I’m traveling across the bleak Ukrainian countryside with half a dozen Israeli journalists, two history professors in animated discussion, an employee of Wikipedia and two native speakers of Ukranian.
Together, we form the press attaché for Limmud FSU, an organization that travels the former Soviet Union to stoke the heritage and Jewish life of the Jews still there.
We pull off the highway into a town called Brody in Western Ukraine and stop at the main square. In the middle of the overgrown grassy plaza, facing two Soviet-looking apartment blocs and a convenience store, is a synagogue.
Or more precisely, what used to be a synagogue – its roof has fallen in and the interior is choked with undergrowth.
We all troop out of the bus.
I turn up my collar against the damp and chill.
The Great Synagogue of Brody is a metaphor for Eastern European Jewry, written in stone. Cut down at the apex of its greatness, once the site of rich culture, legend and scholarship, it is now derelict. It is a faint shadow of what it was, much like the community to which it once played home.
And yet, Europe is full of these ruins. Walking around the perimeter of the eerie monument, I ask myself: what am I supposed to feel – other than the cold? Thousands of Jewish cemeteries, schools, mikvaot (ritual baths) and places of worship face a similar fate across Ukraine and the rest of Eastern Europe. Languishing for many long years under the cruel and intentional neglect of the Soviet regime, they now overstretch the resources of the region’s much-diminished Jewish population to protect.
It’s hard to know why these derelict or otherwise reconstituted buildings are so important to the Jewish people. Certainly, history has practical value – there’s that oft-repeated idiom about knowing your past to avoid repeating it – but it doesn’t explain why Jewish historiography can put such a heavy focus on individual people, places, stories.
Surely the broader picture of a people destroyed by industrialized, political hatred does the trick, right? Yet the ghost of a culture that lives in Eastern Europe holds an attraction for today’s Jews that I don’t pretend to fully understand.
Among those traveling with the Limmud FSU press corps is Fania Oz-Salzberger, a professor of history at Haifa University and the daughter of Israeli novel-ist Amos Oz. Rovne is the childhood home of her grandmother, Oz’s mother, and is memorialized in Oz’s novel A Tale of Love and Darkness, soon to be a motion picture starring Natalie Portman.
But the Rovne of Oz’s book – a community with more than 20,000 Jews – is gone. The house where Oz-Salzberger’s mother grew up stands (we attended the installment of a plaque at the site) but the inhabitants share no relation with her other than their goodwill.
Even in the absence of the Jewish population they once housed – the same population that in-vented the Hassidic movement – the abandoned or re-purposed structures that mark our Eastern European heritage command our inexplicable attention and respect.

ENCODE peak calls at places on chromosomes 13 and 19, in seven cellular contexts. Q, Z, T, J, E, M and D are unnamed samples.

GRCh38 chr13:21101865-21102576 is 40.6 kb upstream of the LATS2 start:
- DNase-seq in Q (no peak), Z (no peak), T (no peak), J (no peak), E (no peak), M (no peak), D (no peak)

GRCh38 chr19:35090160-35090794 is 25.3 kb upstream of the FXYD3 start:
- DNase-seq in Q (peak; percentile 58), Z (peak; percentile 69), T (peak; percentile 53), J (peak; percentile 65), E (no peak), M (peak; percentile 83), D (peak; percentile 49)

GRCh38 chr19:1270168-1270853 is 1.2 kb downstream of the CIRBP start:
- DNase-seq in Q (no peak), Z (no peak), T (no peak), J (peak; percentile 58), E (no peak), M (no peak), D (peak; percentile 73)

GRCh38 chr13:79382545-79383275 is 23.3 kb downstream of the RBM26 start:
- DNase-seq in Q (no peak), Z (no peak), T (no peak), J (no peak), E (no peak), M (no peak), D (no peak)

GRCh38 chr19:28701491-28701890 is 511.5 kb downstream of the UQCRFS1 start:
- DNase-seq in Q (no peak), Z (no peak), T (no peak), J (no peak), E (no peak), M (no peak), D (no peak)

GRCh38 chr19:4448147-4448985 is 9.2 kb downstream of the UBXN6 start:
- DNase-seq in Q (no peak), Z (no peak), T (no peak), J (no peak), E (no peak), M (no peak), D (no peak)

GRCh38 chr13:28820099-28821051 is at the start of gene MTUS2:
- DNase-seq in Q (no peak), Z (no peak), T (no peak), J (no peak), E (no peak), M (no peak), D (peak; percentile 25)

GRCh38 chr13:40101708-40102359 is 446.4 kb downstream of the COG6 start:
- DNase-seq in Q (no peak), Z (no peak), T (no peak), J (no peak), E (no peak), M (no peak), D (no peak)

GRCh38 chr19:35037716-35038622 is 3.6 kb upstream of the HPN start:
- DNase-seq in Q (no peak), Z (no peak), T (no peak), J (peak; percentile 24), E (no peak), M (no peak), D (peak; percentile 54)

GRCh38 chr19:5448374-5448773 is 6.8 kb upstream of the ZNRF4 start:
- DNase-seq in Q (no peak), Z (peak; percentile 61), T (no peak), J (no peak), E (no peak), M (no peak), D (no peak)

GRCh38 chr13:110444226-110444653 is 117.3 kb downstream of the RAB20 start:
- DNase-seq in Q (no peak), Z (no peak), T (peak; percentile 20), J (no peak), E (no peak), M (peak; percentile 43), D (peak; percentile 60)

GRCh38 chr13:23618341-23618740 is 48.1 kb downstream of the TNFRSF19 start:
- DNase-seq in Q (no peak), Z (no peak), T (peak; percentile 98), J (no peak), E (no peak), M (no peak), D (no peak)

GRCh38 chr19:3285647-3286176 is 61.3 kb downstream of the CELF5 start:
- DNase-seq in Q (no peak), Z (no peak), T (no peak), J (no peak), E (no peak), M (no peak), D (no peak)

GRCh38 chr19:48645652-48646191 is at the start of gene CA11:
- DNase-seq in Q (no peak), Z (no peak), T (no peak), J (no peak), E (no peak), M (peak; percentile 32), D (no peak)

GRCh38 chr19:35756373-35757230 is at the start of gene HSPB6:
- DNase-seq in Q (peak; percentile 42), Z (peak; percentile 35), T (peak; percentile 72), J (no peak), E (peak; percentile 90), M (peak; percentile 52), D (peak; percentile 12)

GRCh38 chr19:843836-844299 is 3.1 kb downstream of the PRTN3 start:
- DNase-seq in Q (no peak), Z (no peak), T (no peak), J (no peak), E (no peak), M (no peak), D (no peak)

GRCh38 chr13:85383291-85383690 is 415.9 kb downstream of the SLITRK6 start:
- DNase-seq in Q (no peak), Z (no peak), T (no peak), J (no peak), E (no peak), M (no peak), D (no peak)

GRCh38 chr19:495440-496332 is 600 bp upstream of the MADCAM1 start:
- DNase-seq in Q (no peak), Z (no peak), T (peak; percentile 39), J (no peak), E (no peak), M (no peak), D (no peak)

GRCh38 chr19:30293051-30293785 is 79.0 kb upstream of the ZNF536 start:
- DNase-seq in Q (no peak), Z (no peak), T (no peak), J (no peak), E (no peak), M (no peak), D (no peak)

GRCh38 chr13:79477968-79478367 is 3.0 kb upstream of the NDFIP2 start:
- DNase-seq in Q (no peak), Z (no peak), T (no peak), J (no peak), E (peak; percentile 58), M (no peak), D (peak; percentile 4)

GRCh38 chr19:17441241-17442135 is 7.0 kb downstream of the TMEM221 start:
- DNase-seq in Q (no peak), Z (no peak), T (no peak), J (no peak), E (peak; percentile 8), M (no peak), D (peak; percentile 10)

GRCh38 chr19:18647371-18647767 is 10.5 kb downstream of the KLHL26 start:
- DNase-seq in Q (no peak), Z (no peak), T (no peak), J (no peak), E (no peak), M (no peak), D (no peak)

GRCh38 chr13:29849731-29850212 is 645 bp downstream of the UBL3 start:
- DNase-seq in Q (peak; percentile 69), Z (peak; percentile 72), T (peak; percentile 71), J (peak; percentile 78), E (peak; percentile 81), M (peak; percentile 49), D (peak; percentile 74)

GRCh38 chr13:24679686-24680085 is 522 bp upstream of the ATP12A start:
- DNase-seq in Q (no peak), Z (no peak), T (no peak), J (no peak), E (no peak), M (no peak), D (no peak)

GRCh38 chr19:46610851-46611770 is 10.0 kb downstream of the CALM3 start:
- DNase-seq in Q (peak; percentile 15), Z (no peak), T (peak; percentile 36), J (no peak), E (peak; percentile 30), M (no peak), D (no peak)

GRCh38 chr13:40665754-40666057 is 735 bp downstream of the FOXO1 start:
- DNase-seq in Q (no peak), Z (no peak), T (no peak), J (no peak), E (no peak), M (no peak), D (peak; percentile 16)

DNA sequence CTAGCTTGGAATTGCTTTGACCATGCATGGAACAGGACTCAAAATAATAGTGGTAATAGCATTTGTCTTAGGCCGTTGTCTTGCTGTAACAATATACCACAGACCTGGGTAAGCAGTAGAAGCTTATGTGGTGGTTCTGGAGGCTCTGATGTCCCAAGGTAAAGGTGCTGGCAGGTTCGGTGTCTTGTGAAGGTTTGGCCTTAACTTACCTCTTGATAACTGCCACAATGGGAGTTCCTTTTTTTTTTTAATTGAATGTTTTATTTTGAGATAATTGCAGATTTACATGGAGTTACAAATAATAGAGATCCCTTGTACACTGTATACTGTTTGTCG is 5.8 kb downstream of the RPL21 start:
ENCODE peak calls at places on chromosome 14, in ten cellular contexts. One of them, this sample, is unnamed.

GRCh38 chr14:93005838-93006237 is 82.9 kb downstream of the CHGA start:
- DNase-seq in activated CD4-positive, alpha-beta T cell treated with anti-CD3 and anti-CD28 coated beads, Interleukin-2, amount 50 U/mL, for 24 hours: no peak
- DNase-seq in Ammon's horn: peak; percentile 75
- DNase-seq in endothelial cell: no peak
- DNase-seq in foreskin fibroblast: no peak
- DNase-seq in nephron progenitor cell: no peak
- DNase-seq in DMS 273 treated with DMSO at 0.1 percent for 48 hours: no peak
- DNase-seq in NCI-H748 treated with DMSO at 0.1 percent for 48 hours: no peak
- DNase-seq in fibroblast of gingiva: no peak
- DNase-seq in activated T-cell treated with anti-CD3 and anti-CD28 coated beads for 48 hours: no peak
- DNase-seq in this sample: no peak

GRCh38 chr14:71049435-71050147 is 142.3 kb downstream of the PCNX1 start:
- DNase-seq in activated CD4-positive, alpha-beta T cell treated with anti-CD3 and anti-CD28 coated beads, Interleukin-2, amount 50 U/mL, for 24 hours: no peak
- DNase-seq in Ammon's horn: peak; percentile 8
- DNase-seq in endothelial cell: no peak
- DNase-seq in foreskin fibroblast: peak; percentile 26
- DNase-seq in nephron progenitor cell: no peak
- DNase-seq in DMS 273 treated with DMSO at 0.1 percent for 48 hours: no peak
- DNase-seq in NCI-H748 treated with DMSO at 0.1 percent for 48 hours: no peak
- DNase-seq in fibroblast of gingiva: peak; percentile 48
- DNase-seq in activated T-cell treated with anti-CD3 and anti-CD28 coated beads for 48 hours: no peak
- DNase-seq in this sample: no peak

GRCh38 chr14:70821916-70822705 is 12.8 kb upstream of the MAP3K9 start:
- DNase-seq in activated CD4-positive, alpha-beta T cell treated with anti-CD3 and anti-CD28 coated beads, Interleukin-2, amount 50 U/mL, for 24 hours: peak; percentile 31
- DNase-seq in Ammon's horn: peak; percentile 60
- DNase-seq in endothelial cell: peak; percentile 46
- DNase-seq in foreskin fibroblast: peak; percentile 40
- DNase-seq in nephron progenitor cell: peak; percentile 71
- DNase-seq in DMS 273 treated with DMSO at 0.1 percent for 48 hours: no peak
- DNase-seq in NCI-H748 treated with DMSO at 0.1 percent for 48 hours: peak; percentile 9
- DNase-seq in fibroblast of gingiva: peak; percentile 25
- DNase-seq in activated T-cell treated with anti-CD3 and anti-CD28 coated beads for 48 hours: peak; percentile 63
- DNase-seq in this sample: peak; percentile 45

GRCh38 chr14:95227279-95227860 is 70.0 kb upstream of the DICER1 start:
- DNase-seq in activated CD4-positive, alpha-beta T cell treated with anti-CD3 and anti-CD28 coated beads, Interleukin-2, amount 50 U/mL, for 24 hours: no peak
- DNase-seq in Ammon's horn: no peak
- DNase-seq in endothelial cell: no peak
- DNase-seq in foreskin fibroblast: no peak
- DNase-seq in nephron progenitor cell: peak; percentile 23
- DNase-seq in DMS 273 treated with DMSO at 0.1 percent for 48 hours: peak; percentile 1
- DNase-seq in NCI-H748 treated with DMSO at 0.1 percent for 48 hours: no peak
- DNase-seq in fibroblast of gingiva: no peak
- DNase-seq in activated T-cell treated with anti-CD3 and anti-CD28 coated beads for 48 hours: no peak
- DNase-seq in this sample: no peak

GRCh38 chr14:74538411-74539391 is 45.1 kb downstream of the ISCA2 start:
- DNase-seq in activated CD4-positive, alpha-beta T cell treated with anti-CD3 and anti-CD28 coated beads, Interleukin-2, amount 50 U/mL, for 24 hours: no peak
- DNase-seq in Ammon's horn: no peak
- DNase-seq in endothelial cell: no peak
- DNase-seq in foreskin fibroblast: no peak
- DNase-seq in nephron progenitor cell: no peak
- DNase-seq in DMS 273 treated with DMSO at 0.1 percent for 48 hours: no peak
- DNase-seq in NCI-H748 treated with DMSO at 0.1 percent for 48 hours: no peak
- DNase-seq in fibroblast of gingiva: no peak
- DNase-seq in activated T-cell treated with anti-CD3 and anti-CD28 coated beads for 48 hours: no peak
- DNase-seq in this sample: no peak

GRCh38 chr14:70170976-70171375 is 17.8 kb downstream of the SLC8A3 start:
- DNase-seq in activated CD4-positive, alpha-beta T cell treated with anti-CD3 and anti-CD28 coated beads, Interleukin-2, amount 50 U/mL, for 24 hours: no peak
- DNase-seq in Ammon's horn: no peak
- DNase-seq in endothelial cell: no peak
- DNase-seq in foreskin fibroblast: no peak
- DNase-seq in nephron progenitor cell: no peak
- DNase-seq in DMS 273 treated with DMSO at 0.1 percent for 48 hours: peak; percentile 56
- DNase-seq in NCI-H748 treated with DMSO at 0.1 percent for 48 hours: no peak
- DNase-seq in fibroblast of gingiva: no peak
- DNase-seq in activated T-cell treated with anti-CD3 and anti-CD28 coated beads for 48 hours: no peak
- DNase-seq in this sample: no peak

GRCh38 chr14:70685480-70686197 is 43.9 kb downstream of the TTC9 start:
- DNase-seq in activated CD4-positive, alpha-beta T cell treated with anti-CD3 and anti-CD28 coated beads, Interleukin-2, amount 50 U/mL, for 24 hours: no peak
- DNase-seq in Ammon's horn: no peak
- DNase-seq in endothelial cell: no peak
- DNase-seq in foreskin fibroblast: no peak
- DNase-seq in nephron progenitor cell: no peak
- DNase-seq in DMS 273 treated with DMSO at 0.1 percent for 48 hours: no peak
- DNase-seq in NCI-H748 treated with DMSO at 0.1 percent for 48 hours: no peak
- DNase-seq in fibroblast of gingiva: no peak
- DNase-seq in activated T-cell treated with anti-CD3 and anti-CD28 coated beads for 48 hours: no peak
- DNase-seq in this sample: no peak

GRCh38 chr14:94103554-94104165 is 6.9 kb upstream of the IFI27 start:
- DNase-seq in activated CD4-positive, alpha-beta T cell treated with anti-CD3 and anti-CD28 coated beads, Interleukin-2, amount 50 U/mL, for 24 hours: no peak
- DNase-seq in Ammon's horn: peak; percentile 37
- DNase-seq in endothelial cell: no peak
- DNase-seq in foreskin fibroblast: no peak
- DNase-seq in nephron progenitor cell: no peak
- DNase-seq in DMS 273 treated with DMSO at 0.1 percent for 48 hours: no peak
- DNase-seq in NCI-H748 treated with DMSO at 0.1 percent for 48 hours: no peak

About three hours by car to the southeast of Rovne is Lviv, where Limmud FSU’s annual festival of culture and learning in Ukraine took place this month. The city of pristine Polish architecture is a draw for history-seekers both Jewish and otherwise.
Krysztof Willmann is an amateur historian of Lviv, a Warsaw resident who dedicated himself to researching the place his parents fled after his father ran afoul of the Gestapo.
After retiring from his career as a PhD economist, Willmann spent two years in Lviv documenting the rich history of the town. He researches people and places, participating, for example, in the annual International Bruno Schulz Festival celebrating the Jewish artist and critic slaughtered in the Holocaust.
It’s a vocation that costs rather than earns him money.
He describes finding and purchasing with his own funds a letter written by a famous prewar actress from Lviv.
What’s the point of this whole business? Why does Willmann care about an actress from a city he didn’t grow up in? Why do we Jews care about old hulks of buildings that haven’t seen Jewish worship since before the war? Something of an answer to those questions can be found in the achingly tragic and hysterically funny story told in Liev Schreiber’s Everything is Illuminated, based on Jonathan Safran Foer’s novel of the same name.
The main character, named Jonathan Safran Foer after the author, is a magpie-like collector of family heirlooms, seeking items for his collection from grandfather’s shtetl in Western Ukraine. When he reaches the site of the shtetl, only one woman remains, a recluse whose sister was his grandfather’s sweetheart. She reveals to Foer that before being killed by the Nazis, her sister left her wedding ring buried under the ground, “in case someone should come searching one day.”
“So they would have something to find?” asks Foer’s translator.
“No, it does not exist for you,” she answers “You exist for it. You have come because it exists.
Stories don’t exist for us.
They exist whether we see them there or not, and they exist for their own sake.
Given that they are there, collecting them seems the only human thing to do.
Foer, Oz-Salzberger, Willmann – these people are collectors.
They collect stories, mo-ments, and objects from the past.
The exercise is important for its own sake.
As a journalist, this is a fact I should probably have grasped by now. After all, my world is made up of stories.
I scurry around looking for plotlines, characters, settings, anecdotes, and disseminate them to as many people as possible. I do it for it’s own sake. I do it because these stories exist. Because, unequivocally and above all else, they are human.Eitan Arom is a reporting intern for the Jerusalem Post. His recent reporting has taken him from the Old City of Jerusalem to Western Ukraine, and many places in between.The writer is an intern at this newspaper and recently travelled to Western Ukraine with Limmud FSU.